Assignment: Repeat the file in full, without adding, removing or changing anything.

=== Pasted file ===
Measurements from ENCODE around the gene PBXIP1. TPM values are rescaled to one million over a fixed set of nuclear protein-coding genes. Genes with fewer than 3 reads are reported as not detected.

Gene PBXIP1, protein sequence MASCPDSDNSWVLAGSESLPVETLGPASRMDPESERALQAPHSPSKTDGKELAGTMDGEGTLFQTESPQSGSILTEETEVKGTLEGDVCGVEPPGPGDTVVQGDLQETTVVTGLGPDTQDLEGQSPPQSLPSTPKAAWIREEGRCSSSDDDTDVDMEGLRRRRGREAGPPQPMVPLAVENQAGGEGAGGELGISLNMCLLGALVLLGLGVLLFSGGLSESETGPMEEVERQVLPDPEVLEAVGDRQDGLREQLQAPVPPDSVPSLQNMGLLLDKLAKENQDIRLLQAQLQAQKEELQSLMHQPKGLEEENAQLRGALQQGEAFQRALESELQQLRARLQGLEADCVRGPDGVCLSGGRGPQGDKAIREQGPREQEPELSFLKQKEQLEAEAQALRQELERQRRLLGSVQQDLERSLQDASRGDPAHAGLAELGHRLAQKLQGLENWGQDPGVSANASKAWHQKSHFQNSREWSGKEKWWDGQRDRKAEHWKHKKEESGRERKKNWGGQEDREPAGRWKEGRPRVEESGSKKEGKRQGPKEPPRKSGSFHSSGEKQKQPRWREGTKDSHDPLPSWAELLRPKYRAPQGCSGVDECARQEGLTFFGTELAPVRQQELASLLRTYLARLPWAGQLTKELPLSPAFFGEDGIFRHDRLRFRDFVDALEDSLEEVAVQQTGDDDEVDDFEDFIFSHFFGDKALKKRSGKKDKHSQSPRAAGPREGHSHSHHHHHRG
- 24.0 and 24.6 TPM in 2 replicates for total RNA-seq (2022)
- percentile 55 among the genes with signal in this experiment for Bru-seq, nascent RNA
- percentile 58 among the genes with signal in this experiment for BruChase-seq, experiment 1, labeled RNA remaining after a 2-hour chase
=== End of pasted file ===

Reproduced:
Measurements from ENCODE around the gene PBXIP1. TPM values are rescaled to one million over a fixed set of nuclear protein-coding genes. Genes with fewer than 3 reads are reported as not detected.

Gene PBXIP1, protein sequence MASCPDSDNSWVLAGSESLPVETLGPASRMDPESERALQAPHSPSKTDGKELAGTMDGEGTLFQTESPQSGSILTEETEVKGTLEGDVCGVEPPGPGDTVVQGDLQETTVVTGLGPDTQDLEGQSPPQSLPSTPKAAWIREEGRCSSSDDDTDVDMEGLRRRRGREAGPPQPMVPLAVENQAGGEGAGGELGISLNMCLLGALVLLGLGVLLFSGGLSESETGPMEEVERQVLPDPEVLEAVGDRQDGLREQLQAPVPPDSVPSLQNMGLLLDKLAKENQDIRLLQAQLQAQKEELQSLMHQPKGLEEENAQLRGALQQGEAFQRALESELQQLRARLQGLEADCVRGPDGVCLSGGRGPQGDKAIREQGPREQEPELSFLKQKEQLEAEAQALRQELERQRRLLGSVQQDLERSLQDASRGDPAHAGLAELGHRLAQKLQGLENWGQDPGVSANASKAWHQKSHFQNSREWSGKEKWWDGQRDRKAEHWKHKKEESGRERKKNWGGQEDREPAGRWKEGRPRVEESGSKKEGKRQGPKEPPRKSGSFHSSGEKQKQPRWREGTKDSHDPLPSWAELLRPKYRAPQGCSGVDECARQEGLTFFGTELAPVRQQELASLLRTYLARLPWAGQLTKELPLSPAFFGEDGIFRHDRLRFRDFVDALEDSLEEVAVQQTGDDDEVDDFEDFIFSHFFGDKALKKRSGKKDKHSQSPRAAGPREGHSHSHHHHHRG
- 24.0 and 24.6 TPM in 2 replicates for total RNA-seq (2022)
- percentile 55 among the genes with signal in this experiment for Bru-seq, nascent RNA
- percentile 58 among the genes with signal in this experiment for BruChase-seq, experiment 1, labeled RNA remaining after a 2-hour chase